Biological Sciences Resources at Your Library
- Databases are indexes of electronic information. This tab shows you how to access the databases particular to biology, and all the resources they contain including many scholarly journals online.
- Use the Journals tab for information on finding and retrieving articles from our many online and print journals
- The Books tab helps you find our books, whether specific titles or just a section of the library.
- To find and use state and federal documents and other resources, use the Reference & Govt. tab
- The Interlibrary Loans tab explains how to use the ILLiad system to borrow books and articles form other libraries.
- Use the Research & Citations tab to get help properly citing your sources. RefWorks is citation software that can not only create bibliography pages, but also assist with your in-text citations.
Every source needs to be assessed in some way, to determine if it has what you need and is worth your time and effort.
"If you put garbage in a computer, nothing comes out but garbage. But this garbage, having passed through a very expensive machine, is somehow ennobled, and none dare criticize it." Anonymous
If you use the Internet for academic research you should pay careful attention to the sites you use. Below you will find tips that will help you evaluate websites and their content. Remember anyone can post anything to the Internet and no one controls its validity or accuracy.
- What is the purpose of the website- Is it designed to sell you an idea or a product. Is the information biased, does it lead you to believe one point of view, or train of thought.
- Who published the information on the site- It is essential to determine the source of the information published. If there is no author listed or if the author is a corporation or other interest group take care to analyze the information presented to you. If you are not familiar with the author search for them using a search engine.
- Who is the audience- Most of the information you will find on the Internet is aimed at a general audience and may not be useful for academic research. If you use a site for academic research you should make sure the information is presented at an academic level. if you find a site you think is suitable for academic research compare its information with a trusted source to make sure it is reliable and accurate. Also, look for documentation of facts on a site-if the author does not document their information this should warn you that the site is unreliable.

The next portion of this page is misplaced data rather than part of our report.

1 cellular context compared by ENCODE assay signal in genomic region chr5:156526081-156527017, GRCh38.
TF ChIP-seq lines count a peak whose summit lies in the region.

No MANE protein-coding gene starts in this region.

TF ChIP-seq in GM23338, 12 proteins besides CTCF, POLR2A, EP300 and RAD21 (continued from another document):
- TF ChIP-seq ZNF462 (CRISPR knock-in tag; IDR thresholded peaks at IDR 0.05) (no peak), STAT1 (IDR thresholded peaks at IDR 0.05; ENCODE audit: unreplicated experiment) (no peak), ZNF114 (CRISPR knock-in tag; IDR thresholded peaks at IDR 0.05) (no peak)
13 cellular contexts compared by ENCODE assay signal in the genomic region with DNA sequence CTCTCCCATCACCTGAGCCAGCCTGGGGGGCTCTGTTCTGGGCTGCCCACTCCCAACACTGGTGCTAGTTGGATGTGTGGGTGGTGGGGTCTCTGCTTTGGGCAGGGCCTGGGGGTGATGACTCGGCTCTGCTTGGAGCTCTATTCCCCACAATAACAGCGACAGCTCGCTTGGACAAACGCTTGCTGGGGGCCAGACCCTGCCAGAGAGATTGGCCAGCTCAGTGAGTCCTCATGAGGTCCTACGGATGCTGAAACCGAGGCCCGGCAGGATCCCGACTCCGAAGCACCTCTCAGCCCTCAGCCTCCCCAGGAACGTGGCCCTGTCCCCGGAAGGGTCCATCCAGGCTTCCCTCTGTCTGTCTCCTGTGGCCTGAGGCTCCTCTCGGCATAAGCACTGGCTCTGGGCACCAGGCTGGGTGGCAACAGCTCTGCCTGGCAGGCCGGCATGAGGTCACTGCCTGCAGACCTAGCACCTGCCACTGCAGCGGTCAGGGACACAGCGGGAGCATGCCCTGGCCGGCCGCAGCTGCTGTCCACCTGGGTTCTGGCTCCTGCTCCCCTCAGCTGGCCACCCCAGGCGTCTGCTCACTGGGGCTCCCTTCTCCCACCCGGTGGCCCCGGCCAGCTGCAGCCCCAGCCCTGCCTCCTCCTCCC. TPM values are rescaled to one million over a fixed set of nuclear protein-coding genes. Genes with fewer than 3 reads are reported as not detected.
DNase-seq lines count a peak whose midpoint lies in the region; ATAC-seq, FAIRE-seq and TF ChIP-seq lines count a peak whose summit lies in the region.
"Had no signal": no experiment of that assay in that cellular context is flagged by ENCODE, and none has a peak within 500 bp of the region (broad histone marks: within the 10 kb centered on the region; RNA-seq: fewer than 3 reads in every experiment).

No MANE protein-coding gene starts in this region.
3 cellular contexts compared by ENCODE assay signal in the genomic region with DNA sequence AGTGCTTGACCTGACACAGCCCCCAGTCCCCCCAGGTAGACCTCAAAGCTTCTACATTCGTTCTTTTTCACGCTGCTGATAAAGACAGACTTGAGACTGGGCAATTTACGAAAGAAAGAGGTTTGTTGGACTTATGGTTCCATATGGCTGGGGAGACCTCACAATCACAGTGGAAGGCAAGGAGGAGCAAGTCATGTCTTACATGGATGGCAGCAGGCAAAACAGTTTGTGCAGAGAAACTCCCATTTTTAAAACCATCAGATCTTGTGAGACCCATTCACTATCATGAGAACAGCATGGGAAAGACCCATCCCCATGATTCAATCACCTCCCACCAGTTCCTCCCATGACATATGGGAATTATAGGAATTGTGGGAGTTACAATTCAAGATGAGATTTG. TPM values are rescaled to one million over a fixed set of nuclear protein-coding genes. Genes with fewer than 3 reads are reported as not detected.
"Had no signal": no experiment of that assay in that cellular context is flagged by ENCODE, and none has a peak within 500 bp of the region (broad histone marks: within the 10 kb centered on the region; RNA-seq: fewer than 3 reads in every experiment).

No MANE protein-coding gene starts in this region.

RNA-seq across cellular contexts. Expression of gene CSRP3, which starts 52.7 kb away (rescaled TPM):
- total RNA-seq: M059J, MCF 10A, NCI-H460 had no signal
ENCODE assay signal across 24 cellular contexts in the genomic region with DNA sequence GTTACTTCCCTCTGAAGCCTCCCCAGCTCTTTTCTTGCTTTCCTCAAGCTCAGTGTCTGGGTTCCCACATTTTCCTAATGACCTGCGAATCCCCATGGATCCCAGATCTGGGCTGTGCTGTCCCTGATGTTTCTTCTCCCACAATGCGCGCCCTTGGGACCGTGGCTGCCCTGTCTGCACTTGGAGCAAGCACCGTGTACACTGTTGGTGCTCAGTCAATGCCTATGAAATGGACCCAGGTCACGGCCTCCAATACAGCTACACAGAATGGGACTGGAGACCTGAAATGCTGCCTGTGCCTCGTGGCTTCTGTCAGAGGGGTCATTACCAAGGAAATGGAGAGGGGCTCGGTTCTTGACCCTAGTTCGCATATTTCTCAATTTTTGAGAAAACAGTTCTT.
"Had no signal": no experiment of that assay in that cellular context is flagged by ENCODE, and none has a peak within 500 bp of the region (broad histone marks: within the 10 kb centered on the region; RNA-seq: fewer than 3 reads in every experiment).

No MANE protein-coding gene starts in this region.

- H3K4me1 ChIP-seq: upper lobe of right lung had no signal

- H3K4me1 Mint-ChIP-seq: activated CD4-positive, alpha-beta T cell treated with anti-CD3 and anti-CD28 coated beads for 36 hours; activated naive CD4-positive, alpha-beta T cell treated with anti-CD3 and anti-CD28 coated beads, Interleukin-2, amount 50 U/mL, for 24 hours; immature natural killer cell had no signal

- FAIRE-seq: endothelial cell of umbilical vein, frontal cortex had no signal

- When was the site created/last updated- It is important to determine when a site was created or updated. If a site has not been updated in a long period this should raise a red flag to its validity, as with all information the best research is done with the best information available at that time.
- References- Look to see if other individuals refer to a site you want to use. If other individuals are negative about a site you should seek out your information else where.
Tensen, Bonnie, L. (2007). Research strategies for a digital age. (Second Edition). Boston, MA:Thomson
Is it Peer Reviewed?
Peer reviewed publications have been read and approved by scholars and professionals within the author's field prior to publication. Peer review indicates a higher quality of scholarship, and when doing research you should look for articles designated as peer reviewed.
How do you find out if an article is peer reviewed?
Check your journal in Ulrich’s Periodical Directory:
- Select Montana Tech Library under Library Selector.
- Select Advanced Search to the right of the large central search bar.
- Enter the title of the journal in the Title search bar.
- You can use the Limit Your Results option to narrow your search.
No result? Change “Title Exact” to “Title Keyword”.
Still no result? Look in the article information for the ISSN number, copy and paste it into the search box, and change your Ulrich’s advanced search to ISSN.
Several results? Look for the one with the closest or exact title, and which matches the publishing location given in the article information.
How do I know?
If the journal is peer-reviewed (or “refereed” as Ulrich’s calls it), you’ll see a little referee’s shirt (black and white striped) to the left of the title:
Still don’t know and really want to use the article? Ask a librarian!